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5 Ways to Save on Auto Costs

Owning a car can be expensive. Here are some tips for making it less so.

By Brandi IvyPublished 3 years ago 5 min read

Owning a car can make life more convenient, but it can be a big expense. According to AAA, the average cost of owning a car in 2019 was a whopping $9,282 a year. For families struggling to make ends meet, that extra $773.50 a month per car can stretch an already thin budget even thinner. The good news is, there are ways to reduce this amount, potentially saving you hundreds of dollars a month. This car cost calculator will tell you how much you are already spending, and the tips below can help you bring that number down.

1. Lower Your Depreciation

A lot of the increase in the yearly average of owning a car is due to the rise in the finance costs of purchasing a new car. Vehicles lose value over time, especially in the first two years. In fact, new cars lose about 25% of their value when you drive them off the lot. The best way to reduce this financial loss is to purchase a used car rather than a new one. If you are buying a new car, you can lower your depreciation loss by purchasing less expensive cars, looking for a car that has good resale value, and avoiding purchasing large vans or trucks unless you actually need one.

2. Minimize Fuel Costs

Fuel costs can be a large part of the necessary expense of owning a car. These costs can vary depending on the current fuel prices, where you live, and how much you drive. The type of car you buy makes a significant difference, as vehicles which require premium fuel can increase your costs, while those with good gas mileage, such as hybrids or PZEVs (Partial Zero Emission Vehicles) can reduce them drastically. Keeping your car well-maintained with the proper oil type and tire pressure will also keep costs lower, as will searching for the least expensive gas station on your route by using apps like GasBuddy.

How you drive can affect how much you spend as well. Driving around with extra weight, such as having a roof rack or a full trunk, will increase the amount of fuel you use. Other things that increase your fuel usage are speeding, fast acceleration, using air conditioning, and idling for long periods. Your fuel will go farther if you can avoid these things. In addition, using cruise control can increase your mileage, so try to use it more often.

3. Reduce Repair Costs

Keeping up on regular maintenance may increase your costs in the short term, but it can save you significant amounts of money in the long term. See the owner’s manual for your vehicle to see what scheduled maintenance is recommended, and keep a copy in your records. Reviewing your owner’s manual can also prevent you from wasting money on unnecessary maintenance. For example, most modern cars don’t need an oil change every 3,000 miles; in fact, some can go up to 7,500 miles before it is recommended.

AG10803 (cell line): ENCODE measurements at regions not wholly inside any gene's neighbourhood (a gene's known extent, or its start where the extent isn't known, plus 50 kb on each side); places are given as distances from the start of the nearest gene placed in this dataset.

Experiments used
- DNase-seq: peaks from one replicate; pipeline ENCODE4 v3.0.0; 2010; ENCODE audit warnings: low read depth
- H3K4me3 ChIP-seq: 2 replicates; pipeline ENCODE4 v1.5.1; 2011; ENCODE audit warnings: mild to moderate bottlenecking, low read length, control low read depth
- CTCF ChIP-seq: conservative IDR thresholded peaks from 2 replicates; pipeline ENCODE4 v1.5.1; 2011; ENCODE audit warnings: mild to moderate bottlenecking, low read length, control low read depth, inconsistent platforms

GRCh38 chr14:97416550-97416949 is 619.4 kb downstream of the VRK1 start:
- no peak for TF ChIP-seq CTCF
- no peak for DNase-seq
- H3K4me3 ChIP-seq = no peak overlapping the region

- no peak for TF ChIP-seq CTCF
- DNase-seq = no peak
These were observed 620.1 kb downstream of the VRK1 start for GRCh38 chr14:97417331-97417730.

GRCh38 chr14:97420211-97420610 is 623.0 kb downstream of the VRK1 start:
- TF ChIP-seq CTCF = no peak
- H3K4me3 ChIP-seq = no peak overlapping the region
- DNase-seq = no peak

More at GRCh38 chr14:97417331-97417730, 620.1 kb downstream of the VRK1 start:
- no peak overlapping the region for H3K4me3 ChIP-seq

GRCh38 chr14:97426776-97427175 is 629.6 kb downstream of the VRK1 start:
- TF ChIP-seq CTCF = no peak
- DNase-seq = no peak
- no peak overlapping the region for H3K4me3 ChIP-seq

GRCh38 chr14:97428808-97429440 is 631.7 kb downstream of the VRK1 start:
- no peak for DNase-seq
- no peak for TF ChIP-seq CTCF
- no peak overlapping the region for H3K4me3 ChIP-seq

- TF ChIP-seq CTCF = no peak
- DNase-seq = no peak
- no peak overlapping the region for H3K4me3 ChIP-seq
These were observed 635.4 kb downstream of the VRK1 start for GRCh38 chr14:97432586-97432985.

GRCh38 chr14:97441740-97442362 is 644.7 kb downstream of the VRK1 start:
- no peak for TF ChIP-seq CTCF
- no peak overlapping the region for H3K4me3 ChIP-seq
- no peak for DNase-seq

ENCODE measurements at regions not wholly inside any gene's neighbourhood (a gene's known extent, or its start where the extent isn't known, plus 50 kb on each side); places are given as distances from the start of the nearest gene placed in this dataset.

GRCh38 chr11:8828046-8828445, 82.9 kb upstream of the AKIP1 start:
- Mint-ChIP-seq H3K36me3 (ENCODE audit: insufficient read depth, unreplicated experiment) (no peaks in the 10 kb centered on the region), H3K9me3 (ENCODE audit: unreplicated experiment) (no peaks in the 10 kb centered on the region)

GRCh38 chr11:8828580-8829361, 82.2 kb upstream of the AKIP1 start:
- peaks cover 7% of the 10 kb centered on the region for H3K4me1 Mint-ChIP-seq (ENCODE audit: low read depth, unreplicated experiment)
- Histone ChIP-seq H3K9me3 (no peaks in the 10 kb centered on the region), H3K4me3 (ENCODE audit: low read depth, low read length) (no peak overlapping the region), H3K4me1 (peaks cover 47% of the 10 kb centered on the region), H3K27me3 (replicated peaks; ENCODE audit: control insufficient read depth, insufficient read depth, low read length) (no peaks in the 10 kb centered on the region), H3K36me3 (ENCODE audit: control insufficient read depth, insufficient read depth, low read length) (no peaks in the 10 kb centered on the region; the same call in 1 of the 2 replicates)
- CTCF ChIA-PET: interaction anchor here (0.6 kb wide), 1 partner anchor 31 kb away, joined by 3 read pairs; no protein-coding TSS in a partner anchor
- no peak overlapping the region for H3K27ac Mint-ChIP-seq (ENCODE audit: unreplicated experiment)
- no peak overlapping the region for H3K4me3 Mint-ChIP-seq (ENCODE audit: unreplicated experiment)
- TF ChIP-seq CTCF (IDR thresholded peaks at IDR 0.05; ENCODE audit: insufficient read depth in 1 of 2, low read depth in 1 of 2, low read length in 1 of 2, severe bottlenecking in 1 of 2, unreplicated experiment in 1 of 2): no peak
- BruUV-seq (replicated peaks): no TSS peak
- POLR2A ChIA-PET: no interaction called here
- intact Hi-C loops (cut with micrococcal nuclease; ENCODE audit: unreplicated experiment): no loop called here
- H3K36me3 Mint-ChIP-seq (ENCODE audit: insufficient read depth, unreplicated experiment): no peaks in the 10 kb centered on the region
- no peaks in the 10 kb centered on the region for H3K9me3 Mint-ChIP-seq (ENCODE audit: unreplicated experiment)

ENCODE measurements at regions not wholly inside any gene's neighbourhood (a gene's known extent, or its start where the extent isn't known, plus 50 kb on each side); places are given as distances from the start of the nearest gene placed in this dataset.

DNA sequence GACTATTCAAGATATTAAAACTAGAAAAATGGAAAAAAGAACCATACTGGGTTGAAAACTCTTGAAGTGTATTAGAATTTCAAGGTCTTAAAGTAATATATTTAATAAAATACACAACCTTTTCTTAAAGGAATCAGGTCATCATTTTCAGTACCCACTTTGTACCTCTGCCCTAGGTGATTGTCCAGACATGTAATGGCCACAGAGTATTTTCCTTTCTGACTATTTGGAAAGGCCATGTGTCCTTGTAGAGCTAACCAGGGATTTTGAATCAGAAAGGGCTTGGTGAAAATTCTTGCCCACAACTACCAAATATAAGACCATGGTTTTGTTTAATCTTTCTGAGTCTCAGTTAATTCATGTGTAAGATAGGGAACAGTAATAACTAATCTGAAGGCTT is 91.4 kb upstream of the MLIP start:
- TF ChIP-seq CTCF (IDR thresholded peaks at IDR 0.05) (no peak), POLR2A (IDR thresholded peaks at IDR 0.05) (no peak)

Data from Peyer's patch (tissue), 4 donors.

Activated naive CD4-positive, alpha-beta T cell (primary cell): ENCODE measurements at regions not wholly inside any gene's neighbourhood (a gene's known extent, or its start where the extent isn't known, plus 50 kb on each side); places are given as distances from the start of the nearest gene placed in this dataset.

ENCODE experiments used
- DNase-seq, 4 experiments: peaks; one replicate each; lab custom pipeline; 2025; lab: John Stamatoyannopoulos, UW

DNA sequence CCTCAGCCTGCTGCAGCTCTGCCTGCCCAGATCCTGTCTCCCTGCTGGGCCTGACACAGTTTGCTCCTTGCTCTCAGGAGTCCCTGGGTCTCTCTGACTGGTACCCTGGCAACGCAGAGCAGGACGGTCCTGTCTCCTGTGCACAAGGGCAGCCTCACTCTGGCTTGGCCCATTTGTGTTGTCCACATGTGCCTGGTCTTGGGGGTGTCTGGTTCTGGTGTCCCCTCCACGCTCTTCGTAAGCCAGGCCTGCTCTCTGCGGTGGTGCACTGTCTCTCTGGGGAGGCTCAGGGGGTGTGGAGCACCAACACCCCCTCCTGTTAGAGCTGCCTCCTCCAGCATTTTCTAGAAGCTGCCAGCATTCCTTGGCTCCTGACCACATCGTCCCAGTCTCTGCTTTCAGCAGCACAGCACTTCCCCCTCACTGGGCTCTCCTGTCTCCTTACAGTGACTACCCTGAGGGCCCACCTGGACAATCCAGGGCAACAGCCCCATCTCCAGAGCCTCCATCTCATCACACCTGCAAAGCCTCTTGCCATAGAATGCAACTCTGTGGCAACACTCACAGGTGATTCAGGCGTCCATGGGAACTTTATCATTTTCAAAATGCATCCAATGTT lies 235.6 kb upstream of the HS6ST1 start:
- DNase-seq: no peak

When taking your car to a mechanic, there are ways you can reduce your final bill. First, it is wise to research reputable mechanics ahead of time via online reviews or recommendations from friends, family, or coworkers. Researching the average price of the repair that is needed can also help prevent you from being overcharged. In general, independent mechanics tend to have lower prices than dealerships, as do non-OEM parts compared to those made by the vehicle manufacturer. If you are able to, doing simple repairs yourself can also save on labor costs.

4. Keep Your Insurance Premium Low

Insurance costs can vary widely, so it is always smart to shop around. Ask your agent what discounts they offer, and take advantage of as many as you can. Many insurance companies offer various discounts for things such as teenage drivers having good GPAs, having a safe driving history, or having anti-lock brakes or an anti-theft device on your vehicle. Choosing a higher deductible plan can also keep your monthly costs lower, as can forgoing comprehensive coverage if you have an older vehicle. Finally, it is important to drive safely, as being found at-fault in a car accident can have many devastating and expensive consequences, one of them being causing your insurance premium to skyrocket.

5. Use a Credit Card For Car Rentals

It’s important to have insurance when renting a car in case of an accident or other damage, but not everyone is aware that many credit cards offer free insurance when you use that card to rent a car in your name. This can save you from purchasing additional insurance from the rental car company itself.

Keep in mind though, that most credit card companies only offer collision and comprehensive coverage, and only as secondary coverage. This means, you will have to file a claim with your primary insurance company first (which could increase your premium), and the card company will cover what the primary insurer did not, such as deductibles or towing fees. In addition, there are usually restrictions and exclusions on what they will cover, so be sure to know the specifics for your card before using it for this. If you rent cars often, it may be worth it to look for a card that offers primary rental car insurance.

Do You Really Need a Car?

For some people, owning a car is a necessity, for others, it is a convenience. If you live somewhere that has good public transportation, or live close enough to your job that you could walk or bike to work, you may be able to forgo the expense of owning a car altogether. Even if you do own a car, using other means of transportation when you can will reduce your fuel costs and the frequency of maintenance. However, many have no choice but to rely on their cars as their primary means of transportation. If that is you, then you will benefit the most from the tips above for cutting your vehicle expenses.

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